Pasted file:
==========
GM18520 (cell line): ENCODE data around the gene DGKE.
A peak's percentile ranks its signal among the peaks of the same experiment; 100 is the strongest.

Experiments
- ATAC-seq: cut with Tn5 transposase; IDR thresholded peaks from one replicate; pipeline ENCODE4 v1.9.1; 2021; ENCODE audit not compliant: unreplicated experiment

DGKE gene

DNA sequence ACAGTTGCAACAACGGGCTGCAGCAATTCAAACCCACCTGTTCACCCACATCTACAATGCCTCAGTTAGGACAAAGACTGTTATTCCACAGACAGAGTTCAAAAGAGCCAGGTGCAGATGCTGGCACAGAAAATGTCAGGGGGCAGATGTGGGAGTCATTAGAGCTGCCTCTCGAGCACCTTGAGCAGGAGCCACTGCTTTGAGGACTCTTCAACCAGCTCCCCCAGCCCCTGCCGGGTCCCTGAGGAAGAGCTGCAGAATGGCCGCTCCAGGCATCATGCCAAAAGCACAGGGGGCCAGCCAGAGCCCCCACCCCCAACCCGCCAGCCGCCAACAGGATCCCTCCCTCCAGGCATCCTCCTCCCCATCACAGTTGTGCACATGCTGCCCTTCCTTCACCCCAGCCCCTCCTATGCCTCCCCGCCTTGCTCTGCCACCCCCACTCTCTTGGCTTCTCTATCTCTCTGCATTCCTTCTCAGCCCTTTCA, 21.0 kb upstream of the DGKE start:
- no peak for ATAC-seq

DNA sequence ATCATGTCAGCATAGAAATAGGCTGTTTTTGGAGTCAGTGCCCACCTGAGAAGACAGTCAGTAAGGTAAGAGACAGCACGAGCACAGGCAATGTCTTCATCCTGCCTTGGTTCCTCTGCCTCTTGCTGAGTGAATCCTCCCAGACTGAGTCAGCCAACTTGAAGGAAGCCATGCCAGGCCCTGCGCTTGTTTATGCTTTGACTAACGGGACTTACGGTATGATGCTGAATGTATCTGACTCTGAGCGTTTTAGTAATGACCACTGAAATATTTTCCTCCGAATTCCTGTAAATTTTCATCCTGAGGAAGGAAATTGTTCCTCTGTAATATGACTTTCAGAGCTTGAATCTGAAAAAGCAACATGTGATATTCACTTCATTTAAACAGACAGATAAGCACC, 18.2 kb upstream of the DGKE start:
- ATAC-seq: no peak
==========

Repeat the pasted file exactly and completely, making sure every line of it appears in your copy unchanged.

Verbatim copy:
GM18520 (cell line): ENCODE data around the gene DGKE.
A peak's percentile ranks its signal among the peaks of the same experiment; 100 is the strongest.

Experiments
- ATAC-seq: cut with Tn5 transposase; IDR thresholded peaks from one replicate; pipeline ENCODE4 v1.9.1; 2021; ENCODE audit not compliant: unreplicated experiment

DGKE gene

DNA sequence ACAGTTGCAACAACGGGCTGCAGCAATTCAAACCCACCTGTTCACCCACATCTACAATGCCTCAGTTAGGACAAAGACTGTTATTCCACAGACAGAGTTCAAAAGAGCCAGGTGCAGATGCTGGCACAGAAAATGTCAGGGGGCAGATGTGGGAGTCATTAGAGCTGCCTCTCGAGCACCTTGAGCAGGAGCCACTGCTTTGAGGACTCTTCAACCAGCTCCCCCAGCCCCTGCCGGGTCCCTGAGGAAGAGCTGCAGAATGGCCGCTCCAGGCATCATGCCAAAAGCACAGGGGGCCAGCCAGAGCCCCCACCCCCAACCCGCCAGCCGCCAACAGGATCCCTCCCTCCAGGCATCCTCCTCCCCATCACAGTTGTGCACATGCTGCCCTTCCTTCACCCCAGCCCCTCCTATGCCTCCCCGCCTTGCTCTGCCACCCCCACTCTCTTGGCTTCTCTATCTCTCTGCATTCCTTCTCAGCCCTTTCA, 21.0 kb upstream of the DGKE start:
- no peak for ATAC-seq

DNA sequence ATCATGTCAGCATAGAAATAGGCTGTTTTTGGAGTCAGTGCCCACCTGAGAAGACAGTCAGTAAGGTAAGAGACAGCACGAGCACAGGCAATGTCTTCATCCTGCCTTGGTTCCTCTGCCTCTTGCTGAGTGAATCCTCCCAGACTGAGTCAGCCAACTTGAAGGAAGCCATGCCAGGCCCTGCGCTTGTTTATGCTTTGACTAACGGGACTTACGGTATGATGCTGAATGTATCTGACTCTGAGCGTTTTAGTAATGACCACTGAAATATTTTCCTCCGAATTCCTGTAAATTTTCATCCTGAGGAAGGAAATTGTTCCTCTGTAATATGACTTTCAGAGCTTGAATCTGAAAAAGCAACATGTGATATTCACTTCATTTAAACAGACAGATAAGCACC, 18.2 kb upstream of the DGKE start:
- ATAC-seq: no peak